Poet Javier Sicilia's Movement for Peace with Justice and Dignity called over the weekend on President Felipe Calderon and the Senate to work for peace and scrap the National Security Law being debated by the Mexican Congress.

"We call on the branches of government once more so that together, without betraying the word and putting our hearts into it, we can find peace," Sicilia said at the end of a peace march on Sunday.

The movement plans to resume its dialogue with lawmakers on Aug. 17, Sicilia said.

The talks were broken off on Aug. 4 after a Senate committee approved, with reservations, a provision of the National Security Law that Sicilia's movement opposes.

The marchers arrived at the Los Pinos presidential palace just after midday on Sunday.

Sicilia called for a minute of silence in front of the palace and demanded that the Calderon administration continue the dialogue, but with a real desire to achieve peace.

The movement wants a new National Security Law that will assist the more than 50,000 victims of violence in Mexico since 2006.

The bill being debated by Congress should be scrapped because its roots are in legislation first proposed by Calderon in April 2009 and later changed by the Senate, Sicilia said.

The controversial bill regulates the use of the armed forces in public safety and law enforcement.

The poet used the march to send a message to the White House about the smuggling of firearms into Mexico from the United States.

"It's very important to regulate firearms, especially assault weapons, because they are the ones entering our country, around 2,000 daily, so I believe that it is important to regulate the sale of these arms," the poet, who staged a similar protest in June, said.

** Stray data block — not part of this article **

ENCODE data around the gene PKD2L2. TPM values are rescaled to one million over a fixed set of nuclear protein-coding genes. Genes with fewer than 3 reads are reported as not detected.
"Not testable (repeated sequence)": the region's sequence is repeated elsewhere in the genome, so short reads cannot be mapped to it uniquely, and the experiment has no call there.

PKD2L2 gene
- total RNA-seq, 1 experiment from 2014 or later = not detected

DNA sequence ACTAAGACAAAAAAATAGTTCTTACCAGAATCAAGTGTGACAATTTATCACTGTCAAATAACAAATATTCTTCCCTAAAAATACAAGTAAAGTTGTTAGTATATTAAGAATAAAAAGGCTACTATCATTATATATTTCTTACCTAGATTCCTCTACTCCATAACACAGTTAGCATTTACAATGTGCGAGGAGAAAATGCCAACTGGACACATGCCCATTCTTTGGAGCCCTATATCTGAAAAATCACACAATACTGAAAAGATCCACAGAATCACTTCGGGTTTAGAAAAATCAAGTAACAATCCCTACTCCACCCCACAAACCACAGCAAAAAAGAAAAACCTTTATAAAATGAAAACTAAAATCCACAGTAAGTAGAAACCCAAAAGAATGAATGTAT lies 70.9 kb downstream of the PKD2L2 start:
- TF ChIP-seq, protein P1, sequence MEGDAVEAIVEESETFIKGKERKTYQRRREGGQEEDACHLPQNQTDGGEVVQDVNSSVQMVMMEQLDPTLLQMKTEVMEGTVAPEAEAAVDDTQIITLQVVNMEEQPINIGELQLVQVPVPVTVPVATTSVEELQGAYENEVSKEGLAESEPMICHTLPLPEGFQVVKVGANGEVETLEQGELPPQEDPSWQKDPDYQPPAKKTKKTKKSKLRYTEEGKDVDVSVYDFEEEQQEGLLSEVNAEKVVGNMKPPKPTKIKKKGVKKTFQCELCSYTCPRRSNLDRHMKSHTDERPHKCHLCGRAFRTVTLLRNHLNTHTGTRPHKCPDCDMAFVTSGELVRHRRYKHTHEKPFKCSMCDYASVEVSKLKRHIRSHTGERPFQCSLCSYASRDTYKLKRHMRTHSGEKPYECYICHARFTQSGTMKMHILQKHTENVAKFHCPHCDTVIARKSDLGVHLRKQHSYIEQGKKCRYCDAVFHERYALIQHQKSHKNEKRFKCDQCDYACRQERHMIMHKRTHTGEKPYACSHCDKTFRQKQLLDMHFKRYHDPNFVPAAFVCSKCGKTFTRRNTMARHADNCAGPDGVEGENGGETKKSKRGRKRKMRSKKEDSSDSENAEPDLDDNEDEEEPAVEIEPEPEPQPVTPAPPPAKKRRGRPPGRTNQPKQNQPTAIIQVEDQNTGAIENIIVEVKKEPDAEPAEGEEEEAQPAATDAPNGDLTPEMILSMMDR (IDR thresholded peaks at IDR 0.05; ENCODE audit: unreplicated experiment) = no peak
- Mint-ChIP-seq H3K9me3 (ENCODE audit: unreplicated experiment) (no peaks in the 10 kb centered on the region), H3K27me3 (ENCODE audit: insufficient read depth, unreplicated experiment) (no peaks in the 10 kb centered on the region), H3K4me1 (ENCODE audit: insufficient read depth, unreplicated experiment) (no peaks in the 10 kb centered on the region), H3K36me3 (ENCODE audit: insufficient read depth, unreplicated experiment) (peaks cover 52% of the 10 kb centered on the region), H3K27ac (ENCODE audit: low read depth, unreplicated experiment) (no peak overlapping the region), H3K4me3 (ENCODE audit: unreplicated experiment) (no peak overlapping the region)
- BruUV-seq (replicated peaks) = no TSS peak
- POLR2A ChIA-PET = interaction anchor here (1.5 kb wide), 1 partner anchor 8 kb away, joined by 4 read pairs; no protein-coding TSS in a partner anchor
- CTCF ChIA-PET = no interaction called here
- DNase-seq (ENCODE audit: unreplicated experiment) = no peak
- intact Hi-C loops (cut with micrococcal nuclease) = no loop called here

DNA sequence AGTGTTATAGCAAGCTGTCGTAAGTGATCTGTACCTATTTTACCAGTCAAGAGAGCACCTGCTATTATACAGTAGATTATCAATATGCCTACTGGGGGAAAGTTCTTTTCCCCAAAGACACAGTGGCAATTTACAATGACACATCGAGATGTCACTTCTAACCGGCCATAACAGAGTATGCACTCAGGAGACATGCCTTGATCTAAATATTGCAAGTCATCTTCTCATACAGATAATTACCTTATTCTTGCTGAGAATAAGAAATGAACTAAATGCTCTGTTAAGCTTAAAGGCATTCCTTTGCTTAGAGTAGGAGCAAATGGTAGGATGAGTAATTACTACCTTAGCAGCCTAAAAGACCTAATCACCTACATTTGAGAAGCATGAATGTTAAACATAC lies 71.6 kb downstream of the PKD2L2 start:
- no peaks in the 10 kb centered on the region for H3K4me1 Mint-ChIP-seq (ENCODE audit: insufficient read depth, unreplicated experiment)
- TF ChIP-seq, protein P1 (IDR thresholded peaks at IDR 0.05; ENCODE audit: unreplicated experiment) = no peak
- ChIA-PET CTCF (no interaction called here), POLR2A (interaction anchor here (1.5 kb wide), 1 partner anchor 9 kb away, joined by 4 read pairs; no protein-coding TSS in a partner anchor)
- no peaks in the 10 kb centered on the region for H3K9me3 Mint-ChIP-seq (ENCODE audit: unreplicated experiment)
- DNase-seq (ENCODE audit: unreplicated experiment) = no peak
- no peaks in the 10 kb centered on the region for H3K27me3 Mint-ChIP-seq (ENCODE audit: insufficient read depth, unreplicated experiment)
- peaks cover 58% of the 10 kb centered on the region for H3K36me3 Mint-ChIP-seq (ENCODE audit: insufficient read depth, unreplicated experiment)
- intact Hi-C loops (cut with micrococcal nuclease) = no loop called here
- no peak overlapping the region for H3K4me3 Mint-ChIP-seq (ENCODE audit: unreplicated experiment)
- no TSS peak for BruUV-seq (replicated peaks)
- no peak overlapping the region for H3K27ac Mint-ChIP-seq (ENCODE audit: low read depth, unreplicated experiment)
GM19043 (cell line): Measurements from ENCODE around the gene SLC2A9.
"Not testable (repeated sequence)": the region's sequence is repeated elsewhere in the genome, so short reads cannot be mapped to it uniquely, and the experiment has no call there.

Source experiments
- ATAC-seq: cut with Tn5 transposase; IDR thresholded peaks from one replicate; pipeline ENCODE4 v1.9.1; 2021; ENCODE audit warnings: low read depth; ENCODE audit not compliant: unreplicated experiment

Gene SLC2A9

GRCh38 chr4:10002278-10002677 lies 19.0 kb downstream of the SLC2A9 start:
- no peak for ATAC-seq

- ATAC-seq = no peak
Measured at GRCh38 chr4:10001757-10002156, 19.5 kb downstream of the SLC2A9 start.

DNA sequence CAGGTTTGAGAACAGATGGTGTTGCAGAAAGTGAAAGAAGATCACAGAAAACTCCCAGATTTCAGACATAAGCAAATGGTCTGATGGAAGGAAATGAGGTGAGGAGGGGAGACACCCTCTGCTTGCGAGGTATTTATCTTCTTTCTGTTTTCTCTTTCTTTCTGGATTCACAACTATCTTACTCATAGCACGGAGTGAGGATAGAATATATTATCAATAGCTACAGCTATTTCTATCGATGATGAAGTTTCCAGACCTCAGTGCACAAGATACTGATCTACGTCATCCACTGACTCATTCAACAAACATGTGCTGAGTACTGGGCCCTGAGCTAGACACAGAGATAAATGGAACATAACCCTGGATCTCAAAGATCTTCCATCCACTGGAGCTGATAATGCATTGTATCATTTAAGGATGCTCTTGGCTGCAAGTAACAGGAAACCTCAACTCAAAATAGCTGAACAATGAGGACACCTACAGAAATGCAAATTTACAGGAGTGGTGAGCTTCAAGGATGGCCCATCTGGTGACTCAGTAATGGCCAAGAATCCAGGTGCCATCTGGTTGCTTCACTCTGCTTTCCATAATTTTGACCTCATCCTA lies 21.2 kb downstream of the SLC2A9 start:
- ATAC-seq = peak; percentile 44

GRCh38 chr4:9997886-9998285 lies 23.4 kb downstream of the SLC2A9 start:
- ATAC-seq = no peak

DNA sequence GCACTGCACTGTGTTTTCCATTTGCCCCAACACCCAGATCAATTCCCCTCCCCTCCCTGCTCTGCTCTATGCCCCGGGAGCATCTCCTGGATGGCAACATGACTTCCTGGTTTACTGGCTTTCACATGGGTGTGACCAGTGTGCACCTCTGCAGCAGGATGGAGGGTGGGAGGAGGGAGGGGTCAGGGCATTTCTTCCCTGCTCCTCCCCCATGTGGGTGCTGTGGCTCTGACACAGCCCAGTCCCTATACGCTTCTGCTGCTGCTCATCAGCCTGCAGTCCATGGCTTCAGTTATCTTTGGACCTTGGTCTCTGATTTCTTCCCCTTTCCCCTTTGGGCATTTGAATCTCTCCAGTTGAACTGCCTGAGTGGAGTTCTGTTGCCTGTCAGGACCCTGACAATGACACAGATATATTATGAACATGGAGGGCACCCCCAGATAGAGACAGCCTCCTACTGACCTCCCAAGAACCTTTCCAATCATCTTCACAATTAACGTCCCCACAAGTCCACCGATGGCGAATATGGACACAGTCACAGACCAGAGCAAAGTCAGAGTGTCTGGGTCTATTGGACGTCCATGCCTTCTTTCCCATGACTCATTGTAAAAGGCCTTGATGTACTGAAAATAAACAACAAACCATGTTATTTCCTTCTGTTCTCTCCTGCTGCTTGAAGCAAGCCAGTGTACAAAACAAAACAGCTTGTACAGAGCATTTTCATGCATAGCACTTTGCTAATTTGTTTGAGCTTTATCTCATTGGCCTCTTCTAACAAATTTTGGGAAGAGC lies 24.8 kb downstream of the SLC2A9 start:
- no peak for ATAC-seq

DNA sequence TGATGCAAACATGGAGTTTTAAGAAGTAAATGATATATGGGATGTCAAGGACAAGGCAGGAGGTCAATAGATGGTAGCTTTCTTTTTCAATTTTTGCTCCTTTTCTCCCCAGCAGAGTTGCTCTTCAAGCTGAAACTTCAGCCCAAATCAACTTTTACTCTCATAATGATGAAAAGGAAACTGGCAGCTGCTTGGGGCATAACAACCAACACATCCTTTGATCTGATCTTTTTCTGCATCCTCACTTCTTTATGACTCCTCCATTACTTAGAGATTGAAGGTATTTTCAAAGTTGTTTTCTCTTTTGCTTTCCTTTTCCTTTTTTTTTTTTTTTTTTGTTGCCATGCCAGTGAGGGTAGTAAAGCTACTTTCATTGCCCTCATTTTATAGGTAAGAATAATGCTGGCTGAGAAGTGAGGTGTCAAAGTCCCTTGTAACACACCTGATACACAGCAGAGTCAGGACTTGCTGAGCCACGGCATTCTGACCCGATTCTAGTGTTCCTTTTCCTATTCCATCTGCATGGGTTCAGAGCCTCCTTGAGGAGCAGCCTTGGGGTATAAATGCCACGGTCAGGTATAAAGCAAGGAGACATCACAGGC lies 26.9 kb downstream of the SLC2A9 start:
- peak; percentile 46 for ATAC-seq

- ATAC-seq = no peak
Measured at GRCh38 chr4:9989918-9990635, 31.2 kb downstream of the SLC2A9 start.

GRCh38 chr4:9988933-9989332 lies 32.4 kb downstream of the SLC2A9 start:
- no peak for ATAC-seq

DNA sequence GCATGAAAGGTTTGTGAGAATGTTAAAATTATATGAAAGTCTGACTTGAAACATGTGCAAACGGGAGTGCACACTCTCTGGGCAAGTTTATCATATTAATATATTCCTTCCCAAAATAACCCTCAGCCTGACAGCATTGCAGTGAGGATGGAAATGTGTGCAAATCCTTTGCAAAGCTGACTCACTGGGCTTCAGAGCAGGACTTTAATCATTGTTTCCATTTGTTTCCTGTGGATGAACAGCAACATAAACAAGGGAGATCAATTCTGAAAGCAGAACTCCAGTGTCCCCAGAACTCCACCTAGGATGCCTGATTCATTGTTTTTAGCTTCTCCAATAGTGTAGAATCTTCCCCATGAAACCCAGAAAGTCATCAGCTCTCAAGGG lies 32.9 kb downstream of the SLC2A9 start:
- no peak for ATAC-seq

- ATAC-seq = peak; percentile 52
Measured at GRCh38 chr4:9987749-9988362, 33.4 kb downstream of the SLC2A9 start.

Several hundred supporters of the Movement for Peace with Justice and Dignity participated in Sunday's silent march, which started at the Museum of Anthropology and ended at Los Pinos and the Senate.

The peace movement's aim is to pressure the government into changing its security strategy in the war on drugs, which has claimed the lives of more than 40,000 people in Mexico.

Sicilia repeated the pledge he made in April to not write any poetry until there was peace in Mexico.

The poet's 24-year-old son, Juan Francisco, and six other young men were murdered by the violent Pacifico Sur drug cartel in the central state of Morelos on March 27.

"I am not going to go back to writing poetry until my nation, which is torn, destroyed and nearly dead, is revived in peace. And that is when I will resume writing," Sicilia said.

The marchers, many of them clad in white, carried signs calling for an end to the bloodshed in Mexico.

Some artists and writers, including Paco Ignacio Taibo II, took part in the march, which drew people of all ages into the streets of Mexico City.

The Calderon administration denies the charges leveled by Sicilia and other peace activists.

The government has not militarized the war on drugs and the armed forces have not left their barracks and taken over the streets, federal security spokesman Alejandro Poire said earlier this year.

The majority of army troops and marines "are not assigned to operations fighting organized crime," Poire said, adding that "the violations that have occurred have been incidental, have been punished and are not the result of a structural matter."

Human rights groups have reported a rise in violations committed by military personnel engaged in the war against Mexico's drug cartels.